For some sentence B(t), the inference is valid from ‘It is true of t that A(it) or B(it)’ to the disjunction ‘A(t) or B(t)’.

  2. 2.

    There are no terms ‘opposite’ to t:

    $$ \neg\Sigma\alpha\Pi\beta((\alpha,\beta)\leftrightarrow \neg(t,\beta)), $$

    where the class β contains any expression which can be fitted into the sentential construct A(t) save those that fail the conditions of the first part.

The formalism of the second part demands some explanation. Suppose t is an expression that could be part of a sentence. Let \({\mathfrak{S}}()\) be a sentential function. We then use Σα and Πβ as substitutional quantifiers, aimed at replacing t and \({\mathfrak{S}}()\) respectively in the complete expression \({\mathfrak{S}}(t)\), where α and β comprise the classes of the grammatically legitimate substitutions of t and \({\mathfrak{S}}()\) respectively. The pair (α, β) designates the sentential construction containing one expression from α and one expression from β. The condition demarcates between singular terms and predicates: for every predicate it is possible to find an opposite predicate applied to the same quasi-singular term (i.e. the term certified by the three conditions of the first part of our definition). For genuine singular terms no such opposite term is to be found.

Let us see whether PW-terms qualify syntactically as singular terms. The first part of the test should not present difficulties. Consider, for example, condition (1b). Suppose that the following premisses hold:

  1. 1.

    Socrates is wise in w.

  2. 2.

    Socrates is fat in w.

There is no problem to infer:

  1. 3.

    Something is such that Socrates is fat and Socrates is wise in it.

Some doubts may persist about the second part of the test. Since worlds are the entities in which statements are true or false, could there be a world u in which every statement true in w is false? The answer is in the negative. We are guaranteed to have necessarily true statements, with the notion of necessity fixed appropriately, that will be true in every possible world.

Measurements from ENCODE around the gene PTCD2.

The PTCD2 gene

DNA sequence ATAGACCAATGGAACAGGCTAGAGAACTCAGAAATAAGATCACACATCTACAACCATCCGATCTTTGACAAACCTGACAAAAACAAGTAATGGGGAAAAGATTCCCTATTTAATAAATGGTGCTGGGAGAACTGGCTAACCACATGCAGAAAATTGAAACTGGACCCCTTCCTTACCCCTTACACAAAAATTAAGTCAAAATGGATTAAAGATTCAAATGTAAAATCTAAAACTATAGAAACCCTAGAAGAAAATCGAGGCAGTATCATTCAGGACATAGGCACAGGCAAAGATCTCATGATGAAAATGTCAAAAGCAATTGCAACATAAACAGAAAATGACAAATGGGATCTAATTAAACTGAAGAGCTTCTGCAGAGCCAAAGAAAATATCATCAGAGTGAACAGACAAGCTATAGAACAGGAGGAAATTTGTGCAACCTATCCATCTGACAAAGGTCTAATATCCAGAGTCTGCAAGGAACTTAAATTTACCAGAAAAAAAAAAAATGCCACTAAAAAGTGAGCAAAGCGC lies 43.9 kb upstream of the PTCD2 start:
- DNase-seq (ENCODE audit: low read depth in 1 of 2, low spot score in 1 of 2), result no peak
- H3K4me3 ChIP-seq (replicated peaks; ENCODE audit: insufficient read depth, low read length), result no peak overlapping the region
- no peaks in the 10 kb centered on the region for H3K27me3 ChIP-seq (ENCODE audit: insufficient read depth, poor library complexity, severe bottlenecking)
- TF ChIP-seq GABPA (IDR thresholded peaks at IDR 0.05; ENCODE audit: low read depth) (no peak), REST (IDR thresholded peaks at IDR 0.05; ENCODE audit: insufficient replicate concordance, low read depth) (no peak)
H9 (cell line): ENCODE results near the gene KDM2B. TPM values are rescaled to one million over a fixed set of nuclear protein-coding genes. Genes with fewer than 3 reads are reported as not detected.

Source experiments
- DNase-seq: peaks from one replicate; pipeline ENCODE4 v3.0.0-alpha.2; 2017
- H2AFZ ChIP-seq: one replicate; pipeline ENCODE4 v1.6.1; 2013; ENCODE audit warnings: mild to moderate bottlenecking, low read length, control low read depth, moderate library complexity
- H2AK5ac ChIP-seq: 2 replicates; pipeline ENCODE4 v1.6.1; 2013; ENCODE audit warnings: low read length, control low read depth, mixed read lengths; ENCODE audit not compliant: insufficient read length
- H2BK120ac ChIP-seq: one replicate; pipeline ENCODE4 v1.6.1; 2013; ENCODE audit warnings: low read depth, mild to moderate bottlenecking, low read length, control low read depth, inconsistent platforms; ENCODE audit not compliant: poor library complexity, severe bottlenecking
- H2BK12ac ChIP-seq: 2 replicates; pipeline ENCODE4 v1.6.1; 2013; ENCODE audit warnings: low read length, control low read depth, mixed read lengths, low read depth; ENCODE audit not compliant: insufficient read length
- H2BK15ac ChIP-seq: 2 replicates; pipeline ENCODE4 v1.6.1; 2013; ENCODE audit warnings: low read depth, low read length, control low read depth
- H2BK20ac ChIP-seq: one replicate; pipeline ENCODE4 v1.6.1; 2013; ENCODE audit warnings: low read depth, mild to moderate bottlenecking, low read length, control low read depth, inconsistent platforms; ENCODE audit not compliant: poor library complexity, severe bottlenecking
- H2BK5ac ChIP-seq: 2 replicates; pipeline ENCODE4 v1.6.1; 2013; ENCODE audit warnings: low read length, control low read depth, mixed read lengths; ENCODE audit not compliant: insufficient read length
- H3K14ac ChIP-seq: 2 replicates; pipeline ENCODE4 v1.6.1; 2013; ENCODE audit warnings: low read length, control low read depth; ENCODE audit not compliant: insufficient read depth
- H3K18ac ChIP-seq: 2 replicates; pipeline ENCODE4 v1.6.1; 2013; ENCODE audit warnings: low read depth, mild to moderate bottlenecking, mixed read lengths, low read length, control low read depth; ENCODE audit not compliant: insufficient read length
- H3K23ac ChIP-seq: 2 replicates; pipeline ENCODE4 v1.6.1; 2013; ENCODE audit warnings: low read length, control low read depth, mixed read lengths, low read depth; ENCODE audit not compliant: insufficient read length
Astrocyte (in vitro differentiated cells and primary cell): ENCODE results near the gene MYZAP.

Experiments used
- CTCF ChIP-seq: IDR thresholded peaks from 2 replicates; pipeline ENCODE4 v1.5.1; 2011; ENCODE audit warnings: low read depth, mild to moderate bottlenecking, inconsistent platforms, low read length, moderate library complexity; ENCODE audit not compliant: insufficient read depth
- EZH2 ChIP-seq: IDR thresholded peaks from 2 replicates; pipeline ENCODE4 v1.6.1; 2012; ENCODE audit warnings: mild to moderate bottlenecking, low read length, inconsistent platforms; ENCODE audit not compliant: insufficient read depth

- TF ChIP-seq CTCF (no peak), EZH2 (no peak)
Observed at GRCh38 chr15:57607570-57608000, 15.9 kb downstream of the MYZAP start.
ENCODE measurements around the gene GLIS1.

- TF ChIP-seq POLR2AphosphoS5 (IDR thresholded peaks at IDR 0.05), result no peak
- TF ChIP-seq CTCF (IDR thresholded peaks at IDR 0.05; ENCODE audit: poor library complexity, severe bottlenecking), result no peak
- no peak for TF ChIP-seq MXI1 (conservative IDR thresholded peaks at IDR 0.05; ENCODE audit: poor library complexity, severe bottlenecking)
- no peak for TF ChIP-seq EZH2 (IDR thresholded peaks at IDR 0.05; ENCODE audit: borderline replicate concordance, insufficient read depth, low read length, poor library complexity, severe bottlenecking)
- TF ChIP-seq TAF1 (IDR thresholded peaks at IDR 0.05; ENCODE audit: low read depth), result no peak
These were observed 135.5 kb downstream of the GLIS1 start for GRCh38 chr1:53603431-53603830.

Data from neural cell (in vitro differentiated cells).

Appendix B

For the axioms and rules of inference see Davies and Humberstone (1980).

Lemma 1

\({\bf S5}{\mathcal{AF}}\vdash{\mathcal{FA}}\alpha\supset {\mathcal{FAFA}}\alpha\) (analogue of\(\square\alpha \supset \square\square\alpha\)).

Proof

$$ \begin{array}{ll} 1. {\mathcal{FA}}\alpha & \hbox{hyp}\\ 2. \square{\mathcal{FA}}\alpha &\hbox{1, Nec}\\ 3. {\mathcal{AFA}}\alpha &\hbox{2, A3, MP}\\ 4. {\mathcal{FAFA}}\alpha &\hbox{3, Fix}\\ 5. {\mathcal{FA}}\alpha\supset{\mathcal{FAFA}}\alpha & 1, 4, \supset {\bf I} \end{array} $$

Lemma 2

\({\bf S5}{\mathcal{AF}}\vdash\neg{\mathcal{FA}}\alpha\supset {\mathcal{FA}}\neg{\mathcal{FA}}\alpha\) (analogue of\(\lozenge\alpha \supset \square\lozenge\alpha\)).

Proof

$$ \begin{array}{ll} 1. \neg{\mathcal{FA}}\alpha &\hbox{hyp}\\ 2. \square\neg{\mathcal{FA}}\alpha & \hbox{1, Nec}\\ 3. {\mathcal{A}}\neg{\mathcal{FA}}\alpha &\hbox{2, A3, MP}\\ 4. {\mathcal{FA}}\neg{\mathcal{FA}}\alpha &\hbox{3, Fix}\\ 5. \neg{\mathcal{FA}}\alpha\supset{\mathcal{FA}}\neg{\mathcal{FA}} \alpha & 1, 4, \supset {\bf I} \end{array} $$

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Berkovski, S. Possible Worlds: A Neo-Fregean Alternative. Axiomathes 21, 531–551 (2011). https://doi.org/10.1007/s10516-010-9096-x

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Keywords

  • Possible worlds
  • Realism
  • Context principle
  • Possibility semantics
  • Wright
  • Dummett
  • Stalnaker